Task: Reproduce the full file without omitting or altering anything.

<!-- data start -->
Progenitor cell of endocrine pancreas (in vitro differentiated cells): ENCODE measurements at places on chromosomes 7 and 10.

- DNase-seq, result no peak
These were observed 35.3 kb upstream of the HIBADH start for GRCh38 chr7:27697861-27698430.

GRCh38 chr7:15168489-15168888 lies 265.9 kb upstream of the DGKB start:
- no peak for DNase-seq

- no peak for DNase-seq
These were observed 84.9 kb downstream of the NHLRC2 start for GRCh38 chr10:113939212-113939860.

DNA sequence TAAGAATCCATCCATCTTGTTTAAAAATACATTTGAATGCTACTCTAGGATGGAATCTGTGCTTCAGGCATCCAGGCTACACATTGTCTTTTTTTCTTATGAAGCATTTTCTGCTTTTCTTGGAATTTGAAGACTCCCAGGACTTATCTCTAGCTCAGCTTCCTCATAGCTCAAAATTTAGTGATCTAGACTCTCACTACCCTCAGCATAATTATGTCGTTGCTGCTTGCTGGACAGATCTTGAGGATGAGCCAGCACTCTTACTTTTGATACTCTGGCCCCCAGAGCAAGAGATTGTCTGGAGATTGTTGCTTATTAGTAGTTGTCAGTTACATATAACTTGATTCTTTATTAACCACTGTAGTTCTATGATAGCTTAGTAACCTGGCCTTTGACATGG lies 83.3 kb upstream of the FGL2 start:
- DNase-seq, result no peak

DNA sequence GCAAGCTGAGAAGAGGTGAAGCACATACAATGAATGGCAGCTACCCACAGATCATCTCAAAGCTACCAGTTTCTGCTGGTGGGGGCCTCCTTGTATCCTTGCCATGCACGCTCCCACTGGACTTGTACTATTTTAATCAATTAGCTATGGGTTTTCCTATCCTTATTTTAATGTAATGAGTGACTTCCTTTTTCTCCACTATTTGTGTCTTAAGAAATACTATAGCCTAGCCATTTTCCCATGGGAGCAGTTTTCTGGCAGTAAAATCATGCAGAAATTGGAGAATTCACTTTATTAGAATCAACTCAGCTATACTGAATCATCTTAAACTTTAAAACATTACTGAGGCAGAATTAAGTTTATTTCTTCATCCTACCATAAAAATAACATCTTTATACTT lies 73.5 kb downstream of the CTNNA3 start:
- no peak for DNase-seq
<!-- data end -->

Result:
Progenitor cell of endocrine pancreas (in vitro differentiated cells): ENCODE measurements at places on chromosomes 7 and 10.

- DNase-seq, result no peak
These were observed 35.3 kb upstream of the HIBADH start for GRCh38 chr7:27697861-27698430.

GRCh38 chr7:15168489-15168888 lies 265.9 kb upstream of the DGKB start:
- no peak for DNase-seq

- no peak for DNase-seq
These were observed 84.9 kb downstream of the NHLRC2 start for GRCh38 chr10:113939212-113939860.

DNA sequence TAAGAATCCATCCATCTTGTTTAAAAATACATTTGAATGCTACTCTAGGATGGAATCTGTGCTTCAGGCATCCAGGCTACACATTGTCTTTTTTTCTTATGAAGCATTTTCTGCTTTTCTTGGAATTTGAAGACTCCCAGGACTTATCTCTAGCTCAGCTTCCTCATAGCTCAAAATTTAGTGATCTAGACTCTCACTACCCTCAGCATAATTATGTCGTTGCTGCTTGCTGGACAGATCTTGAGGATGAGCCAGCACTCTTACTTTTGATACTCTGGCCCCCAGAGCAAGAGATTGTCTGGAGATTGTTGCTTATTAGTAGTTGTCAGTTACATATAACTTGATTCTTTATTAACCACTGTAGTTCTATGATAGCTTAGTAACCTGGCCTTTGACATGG lies 83.3 kb upstream of the FGL2 start:
- DNase-seq, result no peak

DNA sequence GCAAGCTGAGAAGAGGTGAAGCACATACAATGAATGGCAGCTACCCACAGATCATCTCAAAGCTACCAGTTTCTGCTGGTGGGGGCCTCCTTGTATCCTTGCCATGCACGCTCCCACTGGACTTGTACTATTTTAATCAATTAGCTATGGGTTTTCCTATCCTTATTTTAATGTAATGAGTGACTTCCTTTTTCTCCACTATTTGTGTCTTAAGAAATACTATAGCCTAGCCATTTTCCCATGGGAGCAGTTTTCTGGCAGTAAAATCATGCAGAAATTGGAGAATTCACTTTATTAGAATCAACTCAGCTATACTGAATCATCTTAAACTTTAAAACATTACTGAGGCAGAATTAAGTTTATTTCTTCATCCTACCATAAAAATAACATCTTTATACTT lies 73.5 kb downstream of the CTNNA3 start:
- no peak for DNase-seq